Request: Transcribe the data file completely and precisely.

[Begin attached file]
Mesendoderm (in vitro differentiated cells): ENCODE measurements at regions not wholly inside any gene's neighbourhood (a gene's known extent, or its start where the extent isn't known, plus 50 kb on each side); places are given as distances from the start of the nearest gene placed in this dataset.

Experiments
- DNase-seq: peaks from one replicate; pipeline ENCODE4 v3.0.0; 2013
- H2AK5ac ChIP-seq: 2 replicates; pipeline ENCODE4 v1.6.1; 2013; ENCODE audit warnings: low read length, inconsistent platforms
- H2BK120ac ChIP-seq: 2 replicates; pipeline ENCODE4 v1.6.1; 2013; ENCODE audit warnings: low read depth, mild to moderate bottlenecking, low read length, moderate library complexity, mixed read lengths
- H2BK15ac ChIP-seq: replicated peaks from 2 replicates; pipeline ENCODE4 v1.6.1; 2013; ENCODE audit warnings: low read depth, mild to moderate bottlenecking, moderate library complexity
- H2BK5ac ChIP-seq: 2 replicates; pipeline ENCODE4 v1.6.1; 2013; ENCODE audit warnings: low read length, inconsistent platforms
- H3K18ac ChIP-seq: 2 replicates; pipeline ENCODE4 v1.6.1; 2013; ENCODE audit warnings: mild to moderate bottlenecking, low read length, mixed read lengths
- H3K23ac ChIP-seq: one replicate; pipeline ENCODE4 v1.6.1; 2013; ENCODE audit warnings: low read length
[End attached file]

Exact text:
Mesendoderm (in vitro differentiated cells): ENCODE measurements at regions not wholly inside any gene's neighbourhood (a gene's known extent, or its start where the extent isn't known, plus 50 kb on each side); places are given as distances from the start of the nearest gene placed in this dataset.

Experiments
- DNase-seq: peaks from one replicate; pipeline ENCODE4 v3.0.0; 2013
- H2AK5ac ChIP-seq: 2 replicates; pipeline ENCODE4 v1.6.1; 2013; ENCODE audit warnings: low read length, inconsistent platforms
- H2BK120ac ChIP-seq: 2 replicates; pipeline ENCODE4 v1.6.1; 2013; ENCODE audit warnings: low read depth, mild to moderate bottlenecking, low read length, moderate library complexity, mixed read lengths
- H2BK15ac ChIP-seq: replicated peaks from 2 replicates; pipeline ENCODE4 v1.6.1; 2013; ENCODE audit warnings: low read depth, mild to moderate bottlenecking, moderate library complexity
- H2BK5ac ChIP-seq: 2 replicates; pipeline ENCODE4 v1.6.1; 2013; ENCODE audit warnings: low read length, inconsistent platforms
- H3K18ac ChIP-seq: 2 replicates; pipeline ENCODE4 v1.6.1; 2013; ENCODE audit warnings: mild to moderate bottlenecking, low read length, mixed read lengths
- H3K23ac ChIP-seq: one replicate; pipeline ENCODE4 v1.6.1; 2013; ENCODE audit warnings: low read length